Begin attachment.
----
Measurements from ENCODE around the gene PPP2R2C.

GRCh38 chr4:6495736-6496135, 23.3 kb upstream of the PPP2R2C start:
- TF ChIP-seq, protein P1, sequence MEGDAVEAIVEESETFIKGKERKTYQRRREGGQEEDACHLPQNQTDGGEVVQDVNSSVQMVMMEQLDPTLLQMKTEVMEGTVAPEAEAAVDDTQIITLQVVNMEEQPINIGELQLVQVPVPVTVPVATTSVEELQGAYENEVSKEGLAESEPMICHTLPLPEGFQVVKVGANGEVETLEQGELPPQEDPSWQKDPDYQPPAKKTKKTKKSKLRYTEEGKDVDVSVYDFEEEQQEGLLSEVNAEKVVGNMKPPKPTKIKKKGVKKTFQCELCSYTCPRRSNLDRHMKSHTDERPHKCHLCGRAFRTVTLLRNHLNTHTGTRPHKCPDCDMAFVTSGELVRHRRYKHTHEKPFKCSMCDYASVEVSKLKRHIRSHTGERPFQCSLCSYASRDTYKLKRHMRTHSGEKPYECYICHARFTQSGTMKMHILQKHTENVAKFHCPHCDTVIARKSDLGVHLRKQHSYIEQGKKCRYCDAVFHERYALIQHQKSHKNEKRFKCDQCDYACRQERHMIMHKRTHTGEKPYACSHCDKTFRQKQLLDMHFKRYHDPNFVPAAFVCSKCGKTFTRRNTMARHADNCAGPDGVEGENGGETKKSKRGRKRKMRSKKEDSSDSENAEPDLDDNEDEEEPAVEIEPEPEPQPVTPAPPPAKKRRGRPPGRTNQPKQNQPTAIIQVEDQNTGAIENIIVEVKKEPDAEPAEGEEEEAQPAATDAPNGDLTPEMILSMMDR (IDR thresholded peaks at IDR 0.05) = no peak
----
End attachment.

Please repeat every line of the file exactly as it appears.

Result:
Measurements from ENCODE around the gene PPP2R2C.

GRCh38 chr4:6495736-6496135, 23.3 kb upstream of the PPP2R2C start:
- TF ChIP-seq, protein P1, sequence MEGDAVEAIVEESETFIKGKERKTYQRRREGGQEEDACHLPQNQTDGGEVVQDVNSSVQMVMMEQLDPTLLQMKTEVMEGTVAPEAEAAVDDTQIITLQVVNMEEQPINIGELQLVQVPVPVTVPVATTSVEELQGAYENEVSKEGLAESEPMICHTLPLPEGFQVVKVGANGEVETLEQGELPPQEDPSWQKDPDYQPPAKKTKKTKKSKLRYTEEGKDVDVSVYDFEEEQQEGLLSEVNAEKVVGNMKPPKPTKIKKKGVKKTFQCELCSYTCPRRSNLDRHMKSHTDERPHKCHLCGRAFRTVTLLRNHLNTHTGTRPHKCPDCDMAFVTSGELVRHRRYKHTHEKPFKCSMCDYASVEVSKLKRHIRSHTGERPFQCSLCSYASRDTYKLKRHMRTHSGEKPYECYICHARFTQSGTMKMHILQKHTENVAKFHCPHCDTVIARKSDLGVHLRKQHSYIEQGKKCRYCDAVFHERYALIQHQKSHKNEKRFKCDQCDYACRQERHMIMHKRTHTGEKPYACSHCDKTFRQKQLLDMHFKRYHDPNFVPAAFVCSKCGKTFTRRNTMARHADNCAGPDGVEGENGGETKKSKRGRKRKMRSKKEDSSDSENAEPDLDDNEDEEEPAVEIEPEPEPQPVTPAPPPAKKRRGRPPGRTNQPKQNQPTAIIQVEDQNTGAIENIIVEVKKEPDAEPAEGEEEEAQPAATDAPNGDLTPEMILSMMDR (IDR thresholded peaks at IDR 0.05) = no peak